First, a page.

Sight and Vision: From Protozoa to X-Ray
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Sight and Vision: From Protozoa to X-Rays

The first creature to have a prototypical eye would most likely have been a microscopic creature in the primordial oceans, with a nerve ending that happened to be light sensitive. From this, the very first view of the world, we (as living creatures) have come a long long way, with complicated fine instruments with almost unbelievable visual ability. Looking forward, what will vision and sight be like, in the future?

The compound eye

Simple "eyes" often evolved quite early, as compound eyes. To give a relatable example to the layperson, the fly's eye is a compound eye, comprised of many individual units that each have their own photosensitive cell. If one aspect of the eye is damaged, the others continue functioning, giving a huge advantage to the owner of a compound eye, over more complicated eyes, as found in vertebrates, for example.

The vertebrate eye

The vertebrate eye is comprised of a true lens, which may change shape, and an incredibly delicate pinhole that is actuated by a muscle, called the iris. Humans and other mammals all have this kind of eye. Other non-vertebrates have a complex eye such as this also, with some strange changes: the pupil of an octopus does not focus light to a singular fine point as our eye does, it's pupil is a curly "W" shape, and has 3D characteristics to it that bend and distort light, allowing the creature to see color in ways that we do not fully understand.

Motivating evolution

Creatures that can see have a huge evolutionary advantage over creatures that don't. While some advantages are obvious (being able to determine the location of food), let's explore some of the less-than-obvious advantages. When selecting a mate, an individual creature is trying to select for the mate with the best reproductive value. As such, many creatures use pheromones or other chemical signals to exchange information with each other about the quality of their diet, their levels of fat stores, and whether they are sexually reproductive or not at a moment in time. All of this information can be conveyed (literally at the speed of light) in a single glance at a prospective mate, without having to physically venture near and risk harm. Another advantage, especially in the days before predators could obtain a view from the air, or from above, was to be able to detect approaching danger from below, early, and from a long distance. This is especially important in the case of large, slow moving creatures, which represent a significant portion of the food chain.

The evolution of color vision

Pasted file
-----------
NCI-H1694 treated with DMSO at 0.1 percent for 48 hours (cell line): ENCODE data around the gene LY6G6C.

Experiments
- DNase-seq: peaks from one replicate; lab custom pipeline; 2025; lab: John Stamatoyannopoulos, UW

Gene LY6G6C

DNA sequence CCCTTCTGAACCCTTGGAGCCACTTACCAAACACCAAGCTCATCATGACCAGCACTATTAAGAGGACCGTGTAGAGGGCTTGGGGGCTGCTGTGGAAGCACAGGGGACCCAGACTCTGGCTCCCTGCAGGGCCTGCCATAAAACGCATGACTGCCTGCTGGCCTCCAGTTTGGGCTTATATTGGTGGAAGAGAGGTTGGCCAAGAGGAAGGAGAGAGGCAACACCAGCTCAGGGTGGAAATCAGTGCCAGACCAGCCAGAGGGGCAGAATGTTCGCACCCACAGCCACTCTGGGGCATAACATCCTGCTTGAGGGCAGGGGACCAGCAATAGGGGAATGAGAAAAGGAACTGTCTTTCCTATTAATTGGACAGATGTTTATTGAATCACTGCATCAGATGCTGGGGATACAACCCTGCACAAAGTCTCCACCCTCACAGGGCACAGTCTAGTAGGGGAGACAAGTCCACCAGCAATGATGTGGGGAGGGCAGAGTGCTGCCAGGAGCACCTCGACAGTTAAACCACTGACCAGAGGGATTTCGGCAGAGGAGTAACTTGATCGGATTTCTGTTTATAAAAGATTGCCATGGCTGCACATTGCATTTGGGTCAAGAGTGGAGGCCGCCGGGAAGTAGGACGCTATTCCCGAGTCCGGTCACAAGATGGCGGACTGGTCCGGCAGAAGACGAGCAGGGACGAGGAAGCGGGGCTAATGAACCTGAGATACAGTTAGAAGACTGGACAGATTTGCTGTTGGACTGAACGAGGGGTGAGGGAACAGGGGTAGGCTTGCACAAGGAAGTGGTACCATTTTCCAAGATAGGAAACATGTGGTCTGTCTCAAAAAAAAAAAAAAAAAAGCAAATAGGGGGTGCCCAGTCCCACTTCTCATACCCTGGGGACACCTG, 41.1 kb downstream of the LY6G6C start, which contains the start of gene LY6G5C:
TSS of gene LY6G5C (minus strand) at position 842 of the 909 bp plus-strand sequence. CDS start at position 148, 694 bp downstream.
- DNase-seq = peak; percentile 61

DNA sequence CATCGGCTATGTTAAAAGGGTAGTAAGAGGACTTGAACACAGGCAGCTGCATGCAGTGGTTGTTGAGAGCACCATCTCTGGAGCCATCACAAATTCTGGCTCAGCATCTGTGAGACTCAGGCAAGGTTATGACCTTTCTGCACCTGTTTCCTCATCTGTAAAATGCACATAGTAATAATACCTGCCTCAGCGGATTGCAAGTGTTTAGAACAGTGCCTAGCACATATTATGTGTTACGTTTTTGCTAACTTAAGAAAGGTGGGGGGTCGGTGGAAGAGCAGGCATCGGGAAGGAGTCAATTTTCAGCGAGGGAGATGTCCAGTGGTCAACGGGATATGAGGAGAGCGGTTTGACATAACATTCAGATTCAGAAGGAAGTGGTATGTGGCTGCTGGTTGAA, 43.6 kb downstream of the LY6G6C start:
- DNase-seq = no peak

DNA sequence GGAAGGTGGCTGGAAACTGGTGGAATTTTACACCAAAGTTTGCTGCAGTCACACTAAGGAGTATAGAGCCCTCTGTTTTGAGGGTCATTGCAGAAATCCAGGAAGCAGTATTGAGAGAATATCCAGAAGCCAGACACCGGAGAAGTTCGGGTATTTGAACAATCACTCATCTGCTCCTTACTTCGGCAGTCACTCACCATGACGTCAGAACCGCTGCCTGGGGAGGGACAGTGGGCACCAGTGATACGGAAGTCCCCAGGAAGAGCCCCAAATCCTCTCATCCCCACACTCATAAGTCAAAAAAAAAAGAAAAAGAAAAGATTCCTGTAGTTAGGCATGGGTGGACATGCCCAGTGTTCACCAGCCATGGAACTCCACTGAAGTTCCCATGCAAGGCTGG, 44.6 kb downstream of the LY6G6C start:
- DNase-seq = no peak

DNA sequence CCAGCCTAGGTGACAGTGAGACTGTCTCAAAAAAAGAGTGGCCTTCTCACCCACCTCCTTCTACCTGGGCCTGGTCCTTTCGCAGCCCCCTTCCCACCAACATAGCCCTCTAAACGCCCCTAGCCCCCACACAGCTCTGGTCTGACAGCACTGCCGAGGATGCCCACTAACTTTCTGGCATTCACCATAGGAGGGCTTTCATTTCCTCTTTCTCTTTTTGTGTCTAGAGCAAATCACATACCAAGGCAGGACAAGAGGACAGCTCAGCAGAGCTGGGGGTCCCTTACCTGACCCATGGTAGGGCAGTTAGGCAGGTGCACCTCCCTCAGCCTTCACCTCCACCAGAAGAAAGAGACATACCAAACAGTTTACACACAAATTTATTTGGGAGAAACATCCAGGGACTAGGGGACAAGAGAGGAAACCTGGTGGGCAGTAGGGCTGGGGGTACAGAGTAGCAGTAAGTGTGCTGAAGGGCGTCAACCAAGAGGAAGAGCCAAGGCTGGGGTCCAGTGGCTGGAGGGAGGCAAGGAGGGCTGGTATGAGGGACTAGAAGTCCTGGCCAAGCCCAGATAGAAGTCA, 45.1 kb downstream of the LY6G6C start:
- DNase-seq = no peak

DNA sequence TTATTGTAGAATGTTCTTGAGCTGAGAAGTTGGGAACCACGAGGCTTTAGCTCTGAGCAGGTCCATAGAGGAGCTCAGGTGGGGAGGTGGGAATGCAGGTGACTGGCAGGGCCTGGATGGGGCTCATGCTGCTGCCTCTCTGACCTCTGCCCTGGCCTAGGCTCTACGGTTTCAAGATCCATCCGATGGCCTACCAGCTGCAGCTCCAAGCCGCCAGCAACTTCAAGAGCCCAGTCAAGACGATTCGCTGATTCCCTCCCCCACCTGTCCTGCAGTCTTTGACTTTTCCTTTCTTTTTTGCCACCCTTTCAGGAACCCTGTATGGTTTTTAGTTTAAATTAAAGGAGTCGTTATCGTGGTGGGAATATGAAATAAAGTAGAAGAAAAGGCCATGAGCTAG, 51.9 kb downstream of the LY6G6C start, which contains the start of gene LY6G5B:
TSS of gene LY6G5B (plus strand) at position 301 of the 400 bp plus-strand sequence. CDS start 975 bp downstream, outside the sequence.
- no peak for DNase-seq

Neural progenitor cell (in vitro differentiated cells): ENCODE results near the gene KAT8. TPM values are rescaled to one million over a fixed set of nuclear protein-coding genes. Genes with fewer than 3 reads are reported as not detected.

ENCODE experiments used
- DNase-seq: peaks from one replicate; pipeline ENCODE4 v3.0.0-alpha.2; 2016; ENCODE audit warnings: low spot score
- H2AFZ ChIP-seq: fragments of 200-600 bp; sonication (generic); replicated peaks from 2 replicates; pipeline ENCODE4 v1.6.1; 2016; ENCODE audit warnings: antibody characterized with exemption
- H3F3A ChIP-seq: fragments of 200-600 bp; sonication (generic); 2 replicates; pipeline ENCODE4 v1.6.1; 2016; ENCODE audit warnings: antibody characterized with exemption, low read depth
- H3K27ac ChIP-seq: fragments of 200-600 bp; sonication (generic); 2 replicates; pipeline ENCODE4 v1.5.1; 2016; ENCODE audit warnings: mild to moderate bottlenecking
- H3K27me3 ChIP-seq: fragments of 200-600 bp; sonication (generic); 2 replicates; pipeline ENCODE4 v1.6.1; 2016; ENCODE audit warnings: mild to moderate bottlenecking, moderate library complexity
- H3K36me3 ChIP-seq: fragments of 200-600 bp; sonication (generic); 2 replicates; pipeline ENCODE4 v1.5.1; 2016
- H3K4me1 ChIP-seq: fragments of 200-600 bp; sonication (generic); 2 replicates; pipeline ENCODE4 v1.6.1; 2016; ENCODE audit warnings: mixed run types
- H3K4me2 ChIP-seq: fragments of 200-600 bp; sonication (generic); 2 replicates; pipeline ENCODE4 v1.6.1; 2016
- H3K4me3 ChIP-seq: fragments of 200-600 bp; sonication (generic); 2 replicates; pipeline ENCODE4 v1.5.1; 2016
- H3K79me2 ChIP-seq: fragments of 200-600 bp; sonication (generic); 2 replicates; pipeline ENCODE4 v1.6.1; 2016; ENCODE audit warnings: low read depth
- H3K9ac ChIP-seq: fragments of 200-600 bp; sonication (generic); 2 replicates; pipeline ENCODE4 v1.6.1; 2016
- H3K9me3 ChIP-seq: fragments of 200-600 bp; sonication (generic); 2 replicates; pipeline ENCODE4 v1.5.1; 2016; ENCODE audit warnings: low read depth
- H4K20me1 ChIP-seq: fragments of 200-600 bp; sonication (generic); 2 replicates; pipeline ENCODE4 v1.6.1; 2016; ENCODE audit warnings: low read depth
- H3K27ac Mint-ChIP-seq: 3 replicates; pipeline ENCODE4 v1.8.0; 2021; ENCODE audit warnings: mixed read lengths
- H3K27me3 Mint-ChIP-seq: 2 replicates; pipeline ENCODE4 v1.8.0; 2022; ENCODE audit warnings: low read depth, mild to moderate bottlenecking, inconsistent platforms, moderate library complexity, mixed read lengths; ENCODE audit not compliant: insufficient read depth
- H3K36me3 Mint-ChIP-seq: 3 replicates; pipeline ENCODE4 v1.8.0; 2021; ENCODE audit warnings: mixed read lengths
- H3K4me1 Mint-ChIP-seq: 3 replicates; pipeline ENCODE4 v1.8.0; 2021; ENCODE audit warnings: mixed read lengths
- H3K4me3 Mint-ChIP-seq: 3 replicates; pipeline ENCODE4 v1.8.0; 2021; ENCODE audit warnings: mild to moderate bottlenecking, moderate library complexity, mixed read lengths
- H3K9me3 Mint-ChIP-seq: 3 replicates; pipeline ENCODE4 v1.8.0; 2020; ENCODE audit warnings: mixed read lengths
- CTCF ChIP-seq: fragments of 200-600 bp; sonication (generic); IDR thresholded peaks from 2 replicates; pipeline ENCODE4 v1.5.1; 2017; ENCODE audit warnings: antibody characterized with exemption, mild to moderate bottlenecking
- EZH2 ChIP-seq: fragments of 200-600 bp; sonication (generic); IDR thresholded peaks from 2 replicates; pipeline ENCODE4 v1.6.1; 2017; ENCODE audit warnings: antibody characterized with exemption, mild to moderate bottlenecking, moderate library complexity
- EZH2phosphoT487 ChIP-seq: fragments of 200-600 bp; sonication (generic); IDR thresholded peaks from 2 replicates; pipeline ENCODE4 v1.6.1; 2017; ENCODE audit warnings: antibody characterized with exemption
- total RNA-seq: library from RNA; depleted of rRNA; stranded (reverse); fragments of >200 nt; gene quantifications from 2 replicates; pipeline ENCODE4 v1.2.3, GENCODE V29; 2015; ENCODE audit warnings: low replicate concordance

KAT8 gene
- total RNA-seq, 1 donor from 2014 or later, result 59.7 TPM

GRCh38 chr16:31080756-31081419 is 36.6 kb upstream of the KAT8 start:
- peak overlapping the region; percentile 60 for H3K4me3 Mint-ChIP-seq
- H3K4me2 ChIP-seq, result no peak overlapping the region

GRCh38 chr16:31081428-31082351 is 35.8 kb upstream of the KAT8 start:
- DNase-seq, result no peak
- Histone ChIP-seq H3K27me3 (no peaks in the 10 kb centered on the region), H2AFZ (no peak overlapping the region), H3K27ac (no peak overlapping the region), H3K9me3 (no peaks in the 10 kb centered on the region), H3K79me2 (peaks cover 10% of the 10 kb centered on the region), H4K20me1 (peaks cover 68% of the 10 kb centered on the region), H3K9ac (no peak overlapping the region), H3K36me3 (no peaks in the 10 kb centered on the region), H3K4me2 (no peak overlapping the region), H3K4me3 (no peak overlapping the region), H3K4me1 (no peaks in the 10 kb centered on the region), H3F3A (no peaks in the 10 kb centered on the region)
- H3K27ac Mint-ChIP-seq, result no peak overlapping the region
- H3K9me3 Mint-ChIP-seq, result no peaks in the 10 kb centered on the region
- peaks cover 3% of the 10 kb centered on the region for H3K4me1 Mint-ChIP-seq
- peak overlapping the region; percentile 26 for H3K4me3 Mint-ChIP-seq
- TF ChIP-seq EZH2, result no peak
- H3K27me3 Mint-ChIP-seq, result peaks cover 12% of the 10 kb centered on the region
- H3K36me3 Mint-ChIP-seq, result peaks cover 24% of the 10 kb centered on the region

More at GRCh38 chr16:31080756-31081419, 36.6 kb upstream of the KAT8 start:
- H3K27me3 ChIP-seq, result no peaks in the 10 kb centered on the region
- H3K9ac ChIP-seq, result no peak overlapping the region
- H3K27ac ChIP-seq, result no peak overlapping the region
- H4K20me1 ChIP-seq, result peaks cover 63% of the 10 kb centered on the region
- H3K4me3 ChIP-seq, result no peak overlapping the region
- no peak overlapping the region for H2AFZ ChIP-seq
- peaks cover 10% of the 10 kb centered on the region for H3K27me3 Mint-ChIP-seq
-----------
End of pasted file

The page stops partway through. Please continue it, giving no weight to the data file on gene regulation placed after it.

In the earliest days of sight, it would be very advantageous for an organism to be able to tell the difference between colors. It is theorized that detecting infrared (heat) or ultraviolet light (from the sun) may have been the first color sense of organisms, and it is still found in some species today, such as the mantis shrimp. This can be called "tetrachromacy", meaning, literally, "four colors". The term is used to describe organisms that have the ability to see more than three colors. The mantis shrimp can see an astonishingly large band of the spectrum. It is currently an open topic of research as to why the humble shrimp needs to see so far outside of the visible light spectrum.

The evolution of the retina

Retinal evolution is probably one of the most fascinating aspects of evolution. The retina is a layer of light sensitive cells that lines the back of the eye. Far from being a simple sheet of cells, the retina is organized in a way that is both complex and efficient. The retina has an extremely high amount of surface area, all contained within the eye.

The future of vision

While the evolution of the human eye appears to have stopped (at least to us, living our brief lives). However, the need to perceive beyond our natural eyesight is strongly motivated by the modern environment, and has prompted the invention of many devices and mechanisms to see things that have never been seen before. Beginning with simple lenses, we've improved our once-damaged vision back to it's original state, or better. With early telescopes, we've been able to see the surface of celestial bodies, faraway stars, and (closer to home) far away ships that may pose a threat to us. In modern times, we have X-rays to see inside of our own bodies without harm, and we even have devices to see through concrete, used to locate utilities underground. With the advent of augmented reality, we are even able to see things that aren't there, such as overlaying directions onto our vision, to help us navigate the world. With retinal implants, we are even able to restore sight to those people who have been blind from birth, or have lost their eyesight. In the future, direct brain implants may provide even more exciting means of seeing the world. Research is already underway and a race is being run in the research labs of universities and companies around the world.


Eye, Biology, Evolution, History, Vision

Author(s): Coco Ming
Published at: 19 Mar 2021 06:11 GMT
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